Denise Roche

    Andrew Williams

    Dr Megan Woods

    Other members who took part:

    Hon Clayton Cosgrove

    Dr David Clark

    Phil Twyford

    Andrew Little

    Julie-Anne Genter

    Gareth Hughes

    • felix 2.1

      Looking forward to seeing you discard John Key and Bill English’s responses on the same basis.

      • Saarbo 2.1.1

        and the rest of the National Party…

        Would have been a good idea to have an ex BCG Consultant on the committee I would have thought though!

        Never the less it looks pretty good to me and I’ve spent a little bit of time working in manufacturing businesses selling in export markets.

        • Colonial Viper 2.1.1.1

          Don’t need a manufacturing guru in there, just need people who understand how Japan, Germany, Korea and Taiwan went from backward wrecks to industrial and technology giants.

          Ideally people who also understand that it can’t be done again in the same way in the age of resource depletion.

      • tracey 2.1.2

        +1

        English has only ever worked in Treasury hasn’t he? A career bureaucrat (despite laughable claims of being a farmer).

    • Arfamo 2.2

      It would be equally interesting to ask whether anybody who has worked in or led a scale manufacturing business has had any experience in forming and running a successful government, there being some considerable difference between the two functions.

    • Lightly 2.3

      Well, the chair, Cam Moore, is a well-known manufacturer.

      And did you take a look at the submitters?

    • karol 2.4

      Also it says:

      The Inquiry was also supported by an Expert Adviser and Report Writer, Professor Nigel Haworth, of the University of Auckland Business School.

      David Parker has a business background.

      Julie Anne Genter has worked in/with the transport industry.

      Megan Woods has worked as Business Manager, at Plant & Food Research Ltd

      … etc, etc.

    • lprent 2.5

      Consider if it was from National, united future, act and the maori party. The nearest to having any manufacturing background would probably be Nick Smiths engineering. Apart from him, it’d be hard to find anyone in any of those caucuses who was involved in business in anything apart from a retail or parasite role (Joyce’s Media works with their helpfully overbidding on frequencies comes to mind, or John Keys currency manipulations).

      We don’t elect people to be experts. We elect them to communicate with experts and us.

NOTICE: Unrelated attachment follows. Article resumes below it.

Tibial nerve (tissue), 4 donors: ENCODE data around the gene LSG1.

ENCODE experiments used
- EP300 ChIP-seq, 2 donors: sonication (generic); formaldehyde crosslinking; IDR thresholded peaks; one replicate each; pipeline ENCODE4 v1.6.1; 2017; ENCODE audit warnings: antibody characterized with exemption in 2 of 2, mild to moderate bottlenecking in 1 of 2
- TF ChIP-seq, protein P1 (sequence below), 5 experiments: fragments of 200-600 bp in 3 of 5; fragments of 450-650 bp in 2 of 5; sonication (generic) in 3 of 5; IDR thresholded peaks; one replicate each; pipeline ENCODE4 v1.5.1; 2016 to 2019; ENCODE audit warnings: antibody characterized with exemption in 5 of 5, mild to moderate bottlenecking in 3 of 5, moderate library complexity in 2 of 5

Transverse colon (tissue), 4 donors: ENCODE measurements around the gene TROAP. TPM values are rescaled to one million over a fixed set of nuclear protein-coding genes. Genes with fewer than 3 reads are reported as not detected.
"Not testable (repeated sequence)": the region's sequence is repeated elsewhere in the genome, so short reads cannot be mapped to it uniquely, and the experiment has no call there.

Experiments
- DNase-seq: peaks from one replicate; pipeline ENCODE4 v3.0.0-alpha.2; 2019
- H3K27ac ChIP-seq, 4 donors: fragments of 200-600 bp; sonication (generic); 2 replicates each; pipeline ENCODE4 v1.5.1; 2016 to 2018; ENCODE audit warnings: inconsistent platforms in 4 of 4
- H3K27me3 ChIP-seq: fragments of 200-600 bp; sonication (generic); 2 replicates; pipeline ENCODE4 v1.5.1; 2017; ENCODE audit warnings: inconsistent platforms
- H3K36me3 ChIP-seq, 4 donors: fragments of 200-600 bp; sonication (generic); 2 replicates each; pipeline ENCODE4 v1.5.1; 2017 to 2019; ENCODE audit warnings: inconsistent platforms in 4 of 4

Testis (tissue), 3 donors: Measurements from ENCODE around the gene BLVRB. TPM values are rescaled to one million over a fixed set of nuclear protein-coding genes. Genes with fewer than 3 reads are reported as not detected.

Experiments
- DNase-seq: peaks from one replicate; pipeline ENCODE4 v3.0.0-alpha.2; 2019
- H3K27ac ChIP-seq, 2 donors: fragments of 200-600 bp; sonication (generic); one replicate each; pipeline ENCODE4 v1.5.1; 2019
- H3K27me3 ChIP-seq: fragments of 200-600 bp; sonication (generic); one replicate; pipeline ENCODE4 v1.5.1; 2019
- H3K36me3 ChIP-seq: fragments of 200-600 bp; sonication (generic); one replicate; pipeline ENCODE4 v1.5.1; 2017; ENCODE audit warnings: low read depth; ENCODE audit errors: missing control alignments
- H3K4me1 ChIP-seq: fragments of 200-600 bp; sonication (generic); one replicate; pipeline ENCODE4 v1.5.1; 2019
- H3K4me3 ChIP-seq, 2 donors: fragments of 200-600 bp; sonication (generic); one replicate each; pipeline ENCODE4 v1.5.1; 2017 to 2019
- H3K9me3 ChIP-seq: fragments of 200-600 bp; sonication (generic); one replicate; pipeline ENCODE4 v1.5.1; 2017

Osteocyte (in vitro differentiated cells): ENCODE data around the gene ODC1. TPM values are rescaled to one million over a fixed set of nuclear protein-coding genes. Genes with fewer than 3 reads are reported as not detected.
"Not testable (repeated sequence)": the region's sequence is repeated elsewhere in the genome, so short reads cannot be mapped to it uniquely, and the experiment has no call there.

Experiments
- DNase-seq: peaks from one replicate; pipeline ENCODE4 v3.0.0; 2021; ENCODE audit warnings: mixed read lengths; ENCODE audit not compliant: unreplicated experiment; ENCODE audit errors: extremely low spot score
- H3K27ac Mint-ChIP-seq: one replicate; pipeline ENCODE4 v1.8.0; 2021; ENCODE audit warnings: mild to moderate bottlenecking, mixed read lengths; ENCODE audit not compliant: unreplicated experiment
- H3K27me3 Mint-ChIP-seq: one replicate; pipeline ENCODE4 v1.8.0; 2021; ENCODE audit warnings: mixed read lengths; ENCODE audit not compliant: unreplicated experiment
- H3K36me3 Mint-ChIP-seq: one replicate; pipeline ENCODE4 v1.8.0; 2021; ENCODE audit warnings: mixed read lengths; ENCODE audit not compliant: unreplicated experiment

As someone else pointed out, there is a considerable degree of business background in the group. Which means that they are at least capable of understanding the language and the Issues to the point that they can formulate policy.

  3. Pete 3

    What’s really encouraging is that the opposition is putting together an integrated policy platform to bring to the electorate in 2014. They are starting to look like a government in waiting, at least policy-wise.

    • Arfamo 3.1

      Yep. Creates an interesting situation for Key’s government. They have to start attacking employers and innovators to rubbish it. Good to see the debate begin. It’s long overdue.

  4. Rogue Trooper 4

    “these recommendations mirror standard parctices overseas” in non-tory-toady, non-banana republics.
    however, taking into account global economic conditions, Aus, Italy, manufacturing coming off in Germany even…

  5. Te Reo Putake 5

    Straightforward commitment from David Shearer:

    “We will:

    1) Tackle our overvalued and volatile dollar.
    2) Encourage innovation through R&D tax credits.
    3) Give Kiwi companies first crack at Government contracts.

    Manufacturers are doing all they can do. Working hard. Taking risks. Innovating. But they need a Government that backs them.

    This Government isn’t listening. Leadership is required. We will provide it.”

    • Winston Smith 5.1

      Considering the FTAs that have been signed, can we (NZ) actually do that? I’m thinking about the agreements signed by National and started by Labour (and good on Labour for the work by the way) with the Chinese

      Although I do agree that NZ companies should get first go at NZ govt contracts where feasible

      • Te Reo Putake 5.1.1

        Good question, WS. Possibly your best ever! As we don’t know what’s in the recent Trans Pacific FTA, it could well be an anchor on that ambition. But the Aussies favour local suppliers, so I assume we have just as much right to buy locally as they do.

      • Bunji 5.1.2

        US like to guarantee 27% of contracts to local small businesses – and some of our companies are very good at establishing local small businesses to get those contracts – with local employees.

        WTO doesn’t seem to have a problem if – like Australia and many others – you take the full cost into account – ie you look at how much you’ll get back in tax, how much you’ll spend on additional unemployment benefit etc if foreign company does your contract. It’s only sensible.

      • tracey 5.1.3

        how do you define ‘where feasible” WS?

  6. Rogue Trooper 6